The county has confirmed 18 storm-related deaths and is investigating 10 more as potentially Harvey-related.

Bentley says the morgue has about 175 bodies total — most of them not related to the storm — and it has a capacity of 200. The agency has requested approval from the state for the tractor-trailer and expects to receive it Friday.

So far, the death toll from Harvey is at least 30.

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1:20 p.m.

Texas Gov. Greg Abbott has declared Sunday a day of prayer for his waterlogged state.

The Republican governor and Vice President Mike Pence visited a church in the city of Rockport on Thursday that was damaged when Harvey came ashore last Friday as a Category 4 hurricane.

Abbott says Texans will pray on Sunday for those affected by the storm and for everyone who has helped them, including first-responders.

Harvey has caused record flooding in parts of the state and has been blamed for the deaths of more than 30 people.

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1:10 p.m.

The Harris County Director for FEMA says the federal disaster agency is looking for unique ways to house the tens of thousands of people whose homes were damaged or destroyed by Harvey.

Tom Fargione said Thursday that FEMA hasn’t discounted any ideas because the housing problem is so big.

He says the first priority is getting people out of shelters and into some other form of temporary housing.

FEMA’s use of mobile homes following Hurricane Katrina became an issue after unhealthy formaldehyde emissions were detected in the trailers.

Fargione says the agency has trailers in stock and has ordered more, but that they aren’t necessarily the best solution.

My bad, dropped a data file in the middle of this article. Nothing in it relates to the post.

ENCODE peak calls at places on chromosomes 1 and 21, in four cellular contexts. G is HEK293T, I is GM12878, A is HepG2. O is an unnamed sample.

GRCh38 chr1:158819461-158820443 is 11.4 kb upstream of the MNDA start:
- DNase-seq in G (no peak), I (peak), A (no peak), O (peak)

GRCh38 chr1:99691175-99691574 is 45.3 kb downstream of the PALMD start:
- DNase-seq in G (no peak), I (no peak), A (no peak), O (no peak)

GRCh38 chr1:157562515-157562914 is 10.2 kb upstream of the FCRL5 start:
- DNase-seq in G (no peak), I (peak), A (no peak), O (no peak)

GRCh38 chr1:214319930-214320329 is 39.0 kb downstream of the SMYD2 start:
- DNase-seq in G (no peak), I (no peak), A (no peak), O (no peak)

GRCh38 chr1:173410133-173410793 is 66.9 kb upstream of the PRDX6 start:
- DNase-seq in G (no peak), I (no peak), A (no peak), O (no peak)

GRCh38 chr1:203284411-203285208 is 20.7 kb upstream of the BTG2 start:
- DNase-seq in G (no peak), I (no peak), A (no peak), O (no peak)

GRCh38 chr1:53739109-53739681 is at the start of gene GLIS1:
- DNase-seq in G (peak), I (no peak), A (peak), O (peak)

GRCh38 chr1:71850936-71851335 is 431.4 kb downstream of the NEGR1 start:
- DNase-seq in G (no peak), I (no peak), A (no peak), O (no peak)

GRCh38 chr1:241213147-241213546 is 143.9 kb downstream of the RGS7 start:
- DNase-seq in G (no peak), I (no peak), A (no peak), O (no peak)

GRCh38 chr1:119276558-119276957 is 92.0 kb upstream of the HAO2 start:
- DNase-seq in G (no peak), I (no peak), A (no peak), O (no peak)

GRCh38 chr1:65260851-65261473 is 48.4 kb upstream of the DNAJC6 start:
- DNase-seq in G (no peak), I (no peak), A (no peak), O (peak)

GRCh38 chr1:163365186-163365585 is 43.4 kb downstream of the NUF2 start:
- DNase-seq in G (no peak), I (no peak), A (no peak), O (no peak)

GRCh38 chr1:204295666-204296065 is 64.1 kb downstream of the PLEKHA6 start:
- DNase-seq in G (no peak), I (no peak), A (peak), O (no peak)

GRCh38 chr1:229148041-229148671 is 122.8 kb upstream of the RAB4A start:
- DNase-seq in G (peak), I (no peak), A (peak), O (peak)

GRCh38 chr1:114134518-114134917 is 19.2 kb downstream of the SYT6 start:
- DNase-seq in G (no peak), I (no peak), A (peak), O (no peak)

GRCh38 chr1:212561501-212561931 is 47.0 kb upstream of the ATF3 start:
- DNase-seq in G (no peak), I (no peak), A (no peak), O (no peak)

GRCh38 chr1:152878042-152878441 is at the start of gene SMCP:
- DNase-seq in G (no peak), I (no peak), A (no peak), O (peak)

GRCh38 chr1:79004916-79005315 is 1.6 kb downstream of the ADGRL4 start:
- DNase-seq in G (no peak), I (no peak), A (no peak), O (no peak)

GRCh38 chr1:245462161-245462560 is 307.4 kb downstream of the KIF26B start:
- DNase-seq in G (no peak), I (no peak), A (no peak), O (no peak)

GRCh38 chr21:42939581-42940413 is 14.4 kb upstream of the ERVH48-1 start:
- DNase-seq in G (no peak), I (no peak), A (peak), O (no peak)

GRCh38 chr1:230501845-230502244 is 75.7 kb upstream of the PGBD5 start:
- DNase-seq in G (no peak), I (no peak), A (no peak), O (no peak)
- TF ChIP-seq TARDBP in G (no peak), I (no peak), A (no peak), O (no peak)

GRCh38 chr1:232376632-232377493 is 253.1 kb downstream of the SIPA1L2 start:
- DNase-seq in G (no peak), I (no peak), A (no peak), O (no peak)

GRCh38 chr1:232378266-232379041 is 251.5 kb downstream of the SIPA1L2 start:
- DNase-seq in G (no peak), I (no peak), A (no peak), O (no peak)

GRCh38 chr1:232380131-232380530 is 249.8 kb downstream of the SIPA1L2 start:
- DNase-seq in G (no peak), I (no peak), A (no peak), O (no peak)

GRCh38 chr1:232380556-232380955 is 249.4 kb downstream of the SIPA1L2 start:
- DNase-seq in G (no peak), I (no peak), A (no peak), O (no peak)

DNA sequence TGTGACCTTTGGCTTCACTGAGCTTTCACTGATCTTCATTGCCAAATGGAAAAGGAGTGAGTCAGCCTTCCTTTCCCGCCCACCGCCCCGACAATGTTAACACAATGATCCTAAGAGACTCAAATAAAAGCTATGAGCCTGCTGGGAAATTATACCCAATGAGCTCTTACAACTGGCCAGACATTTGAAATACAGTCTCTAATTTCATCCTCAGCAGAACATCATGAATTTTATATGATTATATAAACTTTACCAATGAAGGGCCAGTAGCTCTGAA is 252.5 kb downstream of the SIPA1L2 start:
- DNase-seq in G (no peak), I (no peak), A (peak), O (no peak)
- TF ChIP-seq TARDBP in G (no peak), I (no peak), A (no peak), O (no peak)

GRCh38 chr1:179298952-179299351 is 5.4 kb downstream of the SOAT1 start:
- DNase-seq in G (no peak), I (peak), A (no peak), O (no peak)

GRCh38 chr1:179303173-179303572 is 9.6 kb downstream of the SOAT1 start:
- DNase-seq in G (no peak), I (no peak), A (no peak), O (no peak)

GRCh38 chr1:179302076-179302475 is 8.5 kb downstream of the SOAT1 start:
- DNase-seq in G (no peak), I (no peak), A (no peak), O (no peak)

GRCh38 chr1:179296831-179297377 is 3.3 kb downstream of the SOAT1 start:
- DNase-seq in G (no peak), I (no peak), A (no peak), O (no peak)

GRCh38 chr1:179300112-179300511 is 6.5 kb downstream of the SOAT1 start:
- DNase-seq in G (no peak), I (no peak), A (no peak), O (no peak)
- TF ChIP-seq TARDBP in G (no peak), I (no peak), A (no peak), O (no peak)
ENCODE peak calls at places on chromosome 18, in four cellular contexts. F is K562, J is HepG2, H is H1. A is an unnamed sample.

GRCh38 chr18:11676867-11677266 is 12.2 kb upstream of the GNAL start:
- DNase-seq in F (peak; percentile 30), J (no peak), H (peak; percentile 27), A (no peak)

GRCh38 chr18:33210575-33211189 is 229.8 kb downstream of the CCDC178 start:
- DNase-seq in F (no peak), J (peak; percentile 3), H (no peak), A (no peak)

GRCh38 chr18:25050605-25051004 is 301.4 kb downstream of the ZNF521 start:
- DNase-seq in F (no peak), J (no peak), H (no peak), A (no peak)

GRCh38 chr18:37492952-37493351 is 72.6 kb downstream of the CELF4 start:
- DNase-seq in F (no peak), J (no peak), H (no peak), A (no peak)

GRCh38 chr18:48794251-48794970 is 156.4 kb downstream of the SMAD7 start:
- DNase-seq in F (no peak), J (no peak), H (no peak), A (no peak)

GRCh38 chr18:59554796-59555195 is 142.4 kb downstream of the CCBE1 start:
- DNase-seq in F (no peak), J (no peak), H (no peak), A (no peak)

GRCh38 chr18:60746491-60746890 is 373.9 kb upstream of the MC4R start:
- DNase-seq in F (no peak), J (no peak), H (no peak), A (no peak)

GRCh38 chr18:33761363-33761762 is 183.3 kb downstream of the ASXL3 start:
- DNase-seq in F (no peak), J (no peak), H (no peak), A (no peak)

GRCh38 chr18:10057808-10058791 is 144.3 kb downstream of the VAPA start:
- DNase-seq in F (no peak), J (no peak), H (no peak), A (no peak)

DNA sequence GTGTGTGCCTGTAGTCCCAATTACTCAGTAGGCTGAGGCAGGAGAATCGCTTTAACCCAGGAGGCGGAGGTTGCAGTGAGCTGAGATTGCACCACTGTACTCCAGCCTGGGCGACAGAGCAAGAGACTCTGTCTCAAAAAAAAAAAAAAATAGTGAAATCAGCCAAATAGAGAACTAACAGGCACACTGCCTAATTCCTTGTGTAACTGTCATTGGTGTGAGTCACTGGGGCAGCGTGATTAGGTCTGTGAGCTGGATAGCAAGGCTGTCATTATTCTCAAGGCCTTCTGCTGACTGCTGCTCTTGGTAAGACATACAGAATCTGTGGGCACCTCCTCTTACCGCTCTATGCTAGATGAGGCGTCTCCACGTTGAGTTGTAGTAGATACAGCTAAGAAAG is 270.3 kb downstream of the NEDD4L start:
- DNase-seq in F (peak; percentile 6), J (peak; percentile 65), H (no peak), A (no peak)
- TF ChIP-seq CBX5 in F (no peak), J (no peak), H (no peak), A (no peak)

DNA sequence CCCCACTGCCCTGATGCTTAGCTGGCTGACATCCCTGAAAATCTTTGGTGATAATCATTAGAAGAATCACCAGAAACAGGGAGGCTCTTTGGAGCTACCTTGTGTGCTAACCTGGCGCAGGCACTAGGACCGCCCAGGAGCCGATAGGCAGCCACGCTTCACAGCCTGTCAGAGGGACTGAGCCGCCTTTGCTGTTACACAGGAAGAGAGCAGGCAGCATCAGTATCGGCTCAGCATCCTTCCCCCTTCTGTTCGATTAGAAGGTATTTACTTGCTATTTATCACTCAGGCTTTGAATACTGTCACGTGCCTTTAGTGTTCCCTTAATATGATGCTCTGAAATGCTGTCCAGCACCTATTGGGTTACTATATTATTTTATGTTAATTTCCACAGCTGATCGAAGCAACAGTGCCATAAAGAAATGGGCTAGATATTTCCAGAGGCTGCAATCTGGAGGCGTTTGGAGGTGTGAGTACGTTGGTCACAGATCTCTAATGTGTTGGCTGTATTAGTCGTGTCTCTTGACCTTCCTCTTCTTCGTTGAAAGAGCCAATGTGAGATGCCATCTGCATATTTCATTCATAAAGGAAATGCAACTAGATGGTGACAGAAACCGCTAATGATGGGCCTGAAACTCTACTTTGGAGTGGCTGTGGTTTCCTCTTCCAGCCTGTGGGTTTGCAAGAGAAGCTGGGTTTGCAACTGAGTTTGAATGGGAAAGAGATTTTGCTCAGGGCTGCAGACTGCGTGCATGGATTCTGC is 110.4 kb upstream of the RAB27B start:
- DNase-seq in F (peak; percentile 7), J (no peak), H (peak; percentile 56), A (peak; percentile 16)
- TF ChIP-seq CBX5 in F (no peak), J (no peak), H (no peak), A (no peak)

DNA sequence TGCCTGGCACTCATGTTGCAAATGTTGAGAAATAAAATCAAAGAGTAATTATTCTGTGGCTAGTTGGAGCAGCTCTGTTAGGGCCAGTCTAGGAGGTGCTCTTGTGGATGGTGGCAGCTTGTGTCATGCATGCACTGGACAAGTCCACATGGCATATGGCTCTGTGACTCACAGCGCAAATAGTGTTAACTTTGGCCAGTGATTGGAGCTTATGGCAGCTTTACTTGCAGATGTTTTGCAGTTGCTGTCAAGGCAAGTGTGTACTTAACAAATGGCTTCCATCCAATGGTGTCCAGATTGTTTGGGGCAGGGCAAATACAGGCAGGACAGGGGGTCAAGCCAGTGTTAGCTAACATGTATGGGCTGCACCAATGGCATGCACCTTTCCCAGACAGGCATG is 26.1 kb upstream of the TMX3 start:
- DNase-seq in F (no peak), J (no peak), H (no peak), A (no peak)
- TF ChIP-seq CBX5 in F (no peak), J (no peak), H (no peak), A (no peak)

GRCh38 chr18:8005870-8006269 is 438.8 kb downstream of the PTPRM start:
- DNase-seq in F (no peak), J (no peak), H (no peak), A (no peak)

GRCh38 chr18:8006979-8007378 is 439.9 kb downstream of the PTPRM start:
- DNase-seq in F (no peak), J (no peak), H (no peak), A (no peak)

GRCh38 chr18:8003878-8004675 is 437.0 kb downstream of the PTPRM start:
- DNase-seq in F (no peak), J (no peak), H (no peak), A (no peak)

He says people need to register with the agency to start the process of getting federal help.

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12:10 p.m.

Beaumont officials say it’s unclear when their Texas city will be able to provide residents with potable water.

City manager Kyle Hayes said during a news conference Thursday that continually rising flood waters on the Neches River are covering pumps that are the primary source for drinking water.

Hayes says city workers won’t be able to check the pumps for any needed repairs until the water recedes.

Beaumont’s backup water source in nearby Hardin County also has failed.

Earlier Thursday, Baptist Beaumont Hospital evacuated nearly 200 patients by air because of the lack of water.

The city plans to get bottled water as soon as possible and make it available to residents.

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12 p.m.

The U.S. Border Patrol says it has rescued about 450 people since dispatching vessels to the Houston area on Monday.

John Morris, chief of staff in South Texas, says agents are not enforcing immigration laws and are “absolutely 100 percent here for rescue and safety.”

Morris says the agency had 35 boats navigating flooded streets on Thursday. They were brought from stations that patrol areas along the Rio Grande, which is the busiest corridor for illegal crossings.

The Border Patrol did not suspend highway checkpoints in Texas when the storm moved into parts of the state, drawing criticism from advocates who said lives were being put at risk. The arrival of Border Patrol boats in Houston has put some immigrants on edge, but agency leaders have been emphatic that they are only being used for search and rescue.Read more stories about Harvey here